I guess my point is that probably any white American male, regardless of class, would have thought the same way, and the immigrants would have probably thought the same things about each other.

    We have actually have come a long way.

    • What I’ve learned from reading tons of these popular novels of the period is how absolutely pervasive racial and cultural stereotypes were, as well as physiognomy(sp?), or determining a person’s character by facial features and head shape.

      Oh god yes.

      • GeorgeBurnsWasRight

        Then there’s Pratchett’s retrophrenology . . .

        Almost needed medical care after reading that little aside.

        It was those brief excursions that made Pratchett such a great read.

    • cpinva

      go read any Sherlock Holmes novel, stereotypes/facial-head features abound.

    • Dennis Orphen

      We have actually have come a long way.

      Some of us would rather fight than switch.

  • Karen24

    May I say that I love these posts a lot, and prefer them immensely to the dead horses? (The American grave series, on the other hand, is a work of genius and must be continued forever.)

    • Sadly, I am out of dead horses. But I am not out of dead books.

      • Calming Influence

        “Sadly, I am out of dead horses.”.

        A lost Hobson quote.

        • BigHank53

          A line that probably hasn’t been used since trebuchets and the hurling of disease-laden carcasses into cities under siege fell out of fashion. Probably five centuries at least. Not too shabby.

      • N__B

        There must be some way to combine that interest with They Shoot Horses Don’t They?

  • Lurker

    I really wonder what crime 1LT Walker had committed to be forced to resign and then choose a life as a steel worker to “learn the industry”.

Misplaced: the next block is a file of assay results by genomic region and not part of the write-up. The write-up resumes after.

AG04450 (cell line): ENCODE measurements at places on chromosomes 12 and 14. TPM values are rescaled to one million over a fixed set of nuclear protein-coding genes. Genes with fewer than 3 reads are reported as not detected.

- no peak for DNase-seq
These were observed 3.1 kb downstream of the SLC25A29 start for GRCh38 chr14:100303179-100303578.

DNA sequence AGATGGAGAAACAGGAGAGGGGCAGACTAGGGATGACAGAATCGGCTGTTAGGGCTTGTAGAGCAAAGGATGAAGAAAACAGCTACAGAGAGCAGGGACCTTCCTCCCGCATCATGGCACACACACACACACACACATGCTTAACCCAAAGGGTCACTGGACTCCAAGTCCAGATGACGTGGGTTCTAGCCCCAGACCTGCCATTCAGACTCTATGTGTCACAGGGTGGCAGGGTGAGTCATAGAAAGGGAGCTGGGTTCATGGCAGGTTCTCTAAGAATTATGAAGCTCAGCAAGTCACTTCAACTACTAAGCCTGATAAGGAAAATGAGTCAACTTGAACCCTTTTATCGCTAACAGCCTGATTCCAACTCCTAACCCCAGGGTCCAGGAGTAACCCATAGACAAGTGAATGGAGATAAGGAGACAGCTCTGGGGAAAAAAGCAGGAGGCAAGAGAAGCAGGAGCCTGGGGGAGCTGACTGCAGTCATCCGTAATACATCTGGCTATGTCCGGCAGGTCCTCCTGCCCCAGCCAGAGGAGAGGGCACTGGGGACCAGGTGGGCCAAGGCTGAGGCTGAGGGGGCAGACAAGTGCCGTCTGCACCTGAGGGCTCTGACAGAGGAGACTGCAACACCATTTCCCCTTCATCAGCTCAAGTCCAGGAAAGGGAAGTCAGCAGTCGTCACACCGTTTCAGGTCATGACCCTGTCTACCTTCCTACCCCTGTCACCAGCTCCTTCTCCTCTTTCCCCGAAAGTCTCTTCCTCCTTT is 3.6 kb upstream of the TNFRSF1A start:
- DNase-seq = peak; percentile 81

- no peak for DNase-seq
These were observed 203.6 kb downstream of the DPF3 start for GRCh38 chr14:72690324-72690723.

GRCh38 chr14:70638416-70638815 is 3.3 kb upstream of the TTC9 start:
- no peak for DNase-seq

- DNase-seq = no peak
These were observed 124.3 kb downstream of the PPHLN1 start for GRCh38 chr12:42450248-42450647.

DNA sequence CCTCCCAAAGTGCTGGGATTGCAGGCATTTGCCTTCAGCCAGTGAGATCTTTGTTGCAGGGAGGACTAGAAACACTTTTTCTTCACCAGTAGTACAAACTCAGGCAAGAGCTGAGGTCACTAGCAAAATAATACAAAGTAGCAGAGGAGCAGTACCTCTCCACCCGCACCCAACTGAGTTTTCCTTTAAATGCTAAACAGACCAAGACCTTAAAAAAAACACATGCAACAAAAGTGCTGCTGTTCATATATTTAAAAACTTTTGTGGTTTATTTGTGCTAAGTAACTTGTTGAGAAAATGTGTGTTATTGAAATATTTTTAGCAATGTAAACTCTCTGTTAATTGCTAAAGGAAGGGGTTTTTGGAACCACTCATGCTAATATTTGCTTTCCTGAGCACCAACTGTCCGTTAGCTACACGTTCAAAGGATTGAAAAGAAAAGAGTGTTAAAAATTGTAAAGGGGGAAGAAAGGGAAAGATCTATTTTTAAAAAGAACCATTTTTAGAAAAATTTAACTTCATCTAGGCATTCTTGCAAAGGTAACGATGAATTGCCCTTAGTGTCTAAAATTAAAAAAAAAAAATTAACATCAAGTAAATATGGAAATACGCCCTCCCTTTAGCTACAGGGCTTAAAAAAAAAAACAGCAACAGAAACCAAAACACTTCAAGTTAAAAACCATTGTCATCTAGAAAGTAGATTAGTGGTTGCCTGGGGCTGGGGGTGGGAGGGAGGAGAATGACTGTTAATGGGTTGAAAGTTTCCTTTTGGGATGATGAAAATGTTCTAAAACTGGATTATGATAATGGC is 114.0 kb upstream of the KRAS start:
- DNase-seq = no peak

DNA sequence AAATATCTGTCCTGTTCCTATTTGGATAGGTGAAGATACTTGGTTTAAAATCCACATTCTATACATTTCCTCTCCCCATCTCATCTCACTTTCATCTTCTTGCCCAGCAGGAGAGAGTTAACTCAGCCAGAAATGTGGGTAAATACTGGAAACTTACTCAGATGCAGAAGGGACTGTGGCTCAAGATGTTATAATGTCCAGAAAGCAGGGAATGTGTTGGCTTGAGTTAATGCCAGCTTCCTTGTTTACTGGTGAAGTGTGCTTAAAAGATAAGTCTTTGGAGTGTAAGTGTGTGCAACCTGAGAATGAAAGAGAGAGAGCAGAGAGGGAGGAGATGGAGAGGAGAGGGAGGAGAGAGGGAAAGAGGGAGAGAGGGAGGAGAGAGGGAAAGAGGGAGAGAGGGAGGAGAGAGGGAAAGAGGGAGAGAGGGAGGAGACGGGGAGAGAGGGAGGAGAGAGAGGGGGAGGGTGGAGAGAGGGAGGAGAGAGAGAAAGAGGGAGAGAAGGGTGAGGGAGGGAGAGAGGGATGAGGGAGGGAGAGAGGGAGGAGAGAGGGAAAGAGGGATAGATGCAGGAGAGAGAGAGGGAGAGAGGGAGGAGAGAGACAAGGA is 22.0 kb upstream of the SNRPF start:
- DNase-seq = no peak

It sounds like there were one or more women who had been badly abused, or an unpaid gambling debt. Personally, I would wager a girl from a good family whom Walker had not married after getting her pregnant, with some additional complication like a botched abortion. Or perhaps a problem in the accounts. Anyhow, it really needed to be something more drastically ungentlemanly than run-of-the-mill womanizing.

  • Steven desJardins

    Small correction: that’s 7 downloads in the last 30 days. The total number of downloads since it was posted would be much higher—generally, the number of downloads at PG will be highest in the first few months after a book has been posted, then drop steadily to single or double-digit downloads each month.

  • Dennis Orphen

    I’ve read at least two books on Project “G”. The first was R.W Surtee’s Soapy Sponges Sporting Tour. It was mentioned in Sinister Street as a typical book in an Oxbridge undergrad’s room at the time (late 1800’s). I had to check it out, wanting to become totally immersed in Compton McKenzie’s world of the time, and with the internet, well, why not? It was also available at Powell’s but, hey, whatever. More money to spend on Viz hardback annuals and conveyor belt sushi. Anyways, I loved it. And it made a great appetizer for the main course of Sigfried Sassoon’s Memoirs of a Fox Hunting Man. How could I not read a book with a title like that?

    The other book was The Martyrdom of Man by William Winwood Reade. Why I had to read that, I don’t remember. It had to be mentioned in another book too. Anyways, he gives his idea of how the modern nation states have their roots in some unsavory characters raiding, looting, pillaging, etc. It’s a fascinating hypothesis.

    P.S. I am not a steampunk.

    • Porlock Junior

      Surely you had to read Martyrdom of Man because Sherlock Holmes liked it.

      Though that in fact has never inspired me to read it,

  • wengler

    At least Ehrenreich acknowledged in the end that she was being classist, and realized the people she was working with were people instead of background from central casting.

  • Scrumley

    But why is it that everyone’s good-faith effort becomes a point of outrage and belittlement for Eric? And this from a guy so naturally intolerant that he can’t countenance the fact that Brazilian beer is not made to his taste?

  • The Temporary Name
  • JR in WV

    I downloaded the book and am way into it.

    I just read about the first light of the new blast furnace.

    I used to work in an office beside an engineer’s office, an industrial engineer, experience in steel mills, power plants, etc. I’ve always admired large scale industry, dams, bridges, etc. The book was pretty interesting. Short lived men working 14 hour shifts, OMG.

    Those buys needed a union so bad!

  • narciblog

    Funny, when I think “hunky steelworker” what comes to mind is the gay bar The Anvil from The Simpsons.

It is main inner container footer text